Tuesday, July 31, 2007

Coventry Cathedral

Coventry Cathedral: demonstrable proof that not all modern architecture is rubbish.
The rest of Coventry: overwhelming evidence that 97.62% of it is.
Everyone knows that Coventry was horribly bombed, and subsequently - defiantly and/or hopefully - rebuilt for a brave new world. I had previously only visited the city centre, and found it depressing beyond measure; not only did it seem to represent the worst of sixties (or, I suppose, fifties) architecture, with its low underpasses and masses of damp grey concrete, but this was given added poignancy by the evidence that they were so proud of it at the time. On that visit, I hopefully followed the signs to the canal basin, but they petered out, and I had to retrace my steps back to the station and get my train back to Huddersfield without seeing the water.

This time, on the advice of my colleague Rosie, who used to work in Coventry, I was determined to visit the cathedral. There's a bit about its history here. It was magnificent.

You don't have to believe in god to be moved by this. In fact, knowing it to be the work and inspiration of humanity makes it all the more awesome.

Sunday, July 29, 2007

Lewes - Newhaven raft race

The annual raft race from Lewes to Newhaven took place today. The competitors left Lewes at mid day, and started to arrive in Newhaven at around quarter past two, having paddled about seven miles downriver. After passing the finishing line at Denton Island, they continue under the swing bridge, where they are traditionally pelted with flour and water bombs by wellwishers - and they retaliate, so Baz and I made sure to stand to one side, especially as some of the rafts equip themselves with hoses and pumps. We couldn't stay to see all the stragglers arrive, so only saw the more professional efforts. This year's theme was 'The Magic of the Musicals' and we saw a couple of Spamalots (including the winner), two South Pacifics and a Wizard of Ouse.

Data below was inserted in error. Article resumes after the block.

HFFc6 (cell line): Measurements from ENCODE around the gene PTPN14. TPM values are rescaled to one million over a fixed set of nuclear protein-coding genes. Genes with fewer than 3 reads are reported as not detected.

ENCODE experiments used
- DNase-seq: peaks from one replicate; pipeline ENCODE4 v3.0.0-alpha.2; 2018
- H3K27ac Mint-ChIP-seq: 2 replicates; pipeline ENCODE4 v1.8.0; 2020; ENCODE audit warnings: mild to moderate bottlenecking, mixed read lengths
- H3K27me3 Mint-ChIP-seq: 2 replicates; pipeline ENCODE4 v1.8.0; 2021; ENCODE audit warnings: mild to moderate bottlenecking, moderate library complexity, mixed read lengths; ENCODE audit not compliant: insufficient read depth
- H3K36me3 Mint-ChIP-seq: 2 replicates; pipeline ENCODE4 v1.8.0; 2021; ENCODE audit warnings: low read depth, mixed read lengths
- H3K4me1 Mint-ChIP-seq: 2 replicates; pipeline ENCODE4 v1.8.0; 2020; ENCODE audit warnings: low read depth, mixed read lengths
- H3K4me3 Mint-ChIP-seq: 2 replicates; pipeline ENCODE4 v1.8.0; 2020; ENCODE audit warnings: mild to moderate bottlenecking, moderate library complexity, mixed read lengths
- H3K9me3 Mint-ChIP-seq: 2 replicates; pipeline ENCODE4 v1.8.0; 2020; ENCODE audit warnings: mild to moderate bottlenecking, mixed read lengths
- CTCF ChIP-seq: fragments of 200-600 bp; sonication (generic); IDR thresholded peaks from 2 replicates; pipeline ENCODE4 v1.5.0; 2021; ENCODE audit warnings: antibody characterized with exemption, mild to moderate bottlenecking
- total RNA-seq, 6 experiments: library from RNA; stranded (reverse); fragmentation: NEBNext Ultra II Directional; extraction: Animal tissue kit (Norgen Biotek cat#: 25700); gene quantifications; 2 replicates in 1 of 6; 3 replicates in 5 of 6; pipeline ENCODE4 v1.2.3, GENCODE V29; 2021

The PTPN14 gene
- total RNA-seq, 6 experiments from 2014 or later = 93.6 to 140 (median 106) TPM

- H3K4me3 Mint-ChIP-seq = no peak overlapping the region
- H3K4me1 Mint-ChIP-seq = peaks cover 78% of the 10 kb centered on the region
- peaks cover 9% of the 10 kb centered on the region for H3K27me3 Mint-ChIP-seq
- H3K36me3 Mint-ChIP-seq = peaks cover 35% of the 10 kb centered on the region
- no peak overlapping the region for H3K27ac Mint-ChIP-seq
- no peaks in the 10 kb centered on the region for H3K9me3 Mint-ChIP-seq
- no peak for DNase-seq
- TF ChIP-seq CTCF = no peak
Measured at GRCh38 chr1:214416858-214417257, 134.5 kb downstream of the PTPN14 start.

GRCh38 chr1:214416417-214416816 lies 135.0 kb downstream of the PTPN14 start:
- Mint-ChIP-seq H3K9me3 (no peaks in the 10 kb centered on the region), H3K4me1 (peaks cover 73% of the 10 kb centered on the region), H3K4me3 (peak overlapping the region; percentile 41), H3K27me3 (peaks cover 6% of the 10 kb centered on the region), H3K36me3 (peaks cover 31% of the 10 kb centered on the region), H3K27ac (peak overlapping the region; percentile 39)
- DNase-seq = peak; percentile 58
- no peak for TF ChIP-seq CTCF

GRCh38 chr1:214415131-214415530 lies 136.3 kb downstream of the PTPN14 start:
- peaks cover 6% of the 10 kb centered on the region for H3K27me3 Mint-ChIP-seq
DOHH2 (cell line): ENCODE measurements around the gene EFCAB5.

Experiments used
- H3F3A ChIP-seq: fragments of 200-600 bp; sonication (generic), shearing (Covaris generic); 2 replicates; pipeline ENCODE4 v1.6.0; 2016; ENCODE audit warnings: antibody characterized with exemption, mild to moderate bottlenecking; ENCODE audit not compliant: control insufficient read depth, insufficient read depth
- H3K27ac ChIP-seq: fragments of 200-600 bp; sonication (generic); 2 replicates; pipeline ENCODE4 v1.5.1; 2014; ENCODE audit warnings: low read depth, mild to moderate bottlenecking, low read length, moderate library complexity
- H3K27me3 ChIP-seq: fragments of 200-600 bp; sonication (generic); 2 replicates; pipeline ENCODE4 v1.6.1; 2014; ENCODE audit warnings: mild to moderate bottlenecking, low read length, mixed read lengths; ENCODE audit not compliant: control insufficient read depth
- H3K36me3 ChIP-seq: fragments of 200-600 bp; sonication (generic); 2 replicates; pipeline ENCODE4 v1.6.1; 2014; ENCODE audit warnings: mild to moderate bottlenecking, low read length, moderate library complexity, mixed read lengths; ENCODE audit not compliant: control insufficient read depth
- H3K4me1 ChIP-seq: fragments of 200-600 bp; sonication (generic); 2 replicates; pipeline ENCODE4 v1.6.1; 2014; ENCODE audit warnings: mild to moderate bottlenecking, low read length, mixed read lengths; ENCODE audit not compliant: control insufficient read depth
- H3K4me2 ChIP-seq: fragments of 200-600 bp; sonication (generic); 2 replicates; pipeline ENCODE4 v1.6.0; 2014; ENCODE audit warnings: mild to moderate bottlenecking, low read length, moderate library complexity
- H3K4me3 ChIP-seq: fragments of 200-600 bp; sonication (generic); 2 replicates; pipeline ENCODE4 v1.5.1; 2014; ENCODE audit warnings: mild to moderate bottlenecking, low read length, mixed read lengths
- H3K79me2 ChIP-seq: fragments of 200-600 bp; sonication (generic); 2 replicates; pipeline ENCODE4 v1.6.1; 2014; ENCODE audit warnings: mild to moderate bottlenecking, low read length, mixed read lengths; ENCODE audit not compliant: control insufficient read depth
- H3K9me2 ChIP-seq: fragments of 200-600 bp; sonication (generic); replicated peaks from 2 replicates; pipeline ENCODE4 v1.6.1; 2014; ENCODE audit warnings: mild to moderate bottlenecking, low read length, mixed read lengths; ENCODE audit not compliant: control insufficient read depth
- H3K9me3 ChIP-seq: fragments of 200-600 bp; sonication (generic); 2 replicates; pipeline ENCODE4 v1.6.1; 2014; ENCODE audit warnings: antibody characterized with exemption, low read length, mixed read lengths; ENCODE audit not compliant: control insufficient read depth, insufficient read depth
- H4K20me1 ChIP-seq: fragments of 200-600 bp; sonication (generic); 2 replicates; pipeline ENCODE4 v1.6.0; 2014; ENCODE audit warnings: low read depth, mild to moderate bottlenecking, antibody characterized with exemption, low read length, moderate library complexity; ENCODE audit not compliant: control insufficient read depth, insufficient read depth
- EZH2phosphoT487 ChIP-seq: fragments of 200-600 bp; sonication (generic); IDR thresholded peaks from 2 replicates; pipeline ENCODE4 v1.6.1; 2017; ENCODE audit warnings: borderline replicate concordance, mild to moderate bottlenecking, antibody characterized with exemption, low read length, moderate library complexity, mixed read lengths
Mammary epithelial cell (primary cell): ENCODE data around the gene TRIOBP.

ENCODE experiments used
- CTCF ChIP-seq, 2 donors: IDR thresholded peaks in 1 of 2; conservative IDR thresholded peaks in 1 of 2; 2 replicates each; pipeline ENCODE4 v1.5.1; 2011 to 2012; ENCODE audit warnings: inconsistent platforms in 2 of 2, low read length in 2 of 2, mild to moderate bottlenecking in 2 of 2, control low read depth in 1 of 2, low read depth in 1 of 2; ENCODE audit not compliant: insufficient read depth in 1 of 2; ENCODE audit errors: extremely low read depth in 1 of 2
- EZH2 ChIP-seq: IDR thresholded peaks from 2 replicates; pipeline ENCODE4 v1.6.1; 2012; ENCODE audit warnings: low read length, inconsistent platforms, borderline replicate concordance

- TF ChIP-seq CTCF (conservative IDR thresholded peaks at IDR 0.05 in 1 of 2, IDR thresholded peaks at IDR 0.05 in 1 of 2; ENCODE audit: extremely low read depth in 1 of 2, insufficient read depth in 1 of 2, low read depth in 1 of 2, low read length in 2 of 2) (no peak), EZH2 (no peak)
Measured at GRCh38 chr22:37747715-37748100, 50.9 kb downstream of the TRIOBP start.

Saturday, July 28, 2007

Journey to the end of the world, sorry, Coventry

We left Sutton Stop on Sunday morning, and didn't see another moving boat (and few stationary ones) until we were well into Coventry. To make the wait worthwhile, it was Snipe and Taurus. In a bridgehole. After that there were a couple of hireboats leaving Coventry, crews already well into the lager at 10 o'clock in the morning, but that was it. The approach to the city took us past vast semi derelict (but apparently still operating) chemical works; buildings reminiscent of the heyday of East German architecture, graffitied walls and overgrown towpaths. The nearer we got to Coventry, the more it felt like approaching the end of the world. It was great; a little taste, I fancy, of what canal cruising was like a decade or two (or perhaps three) ago, when it was the preserve of the hardy and the genuinely committed and required a real effort.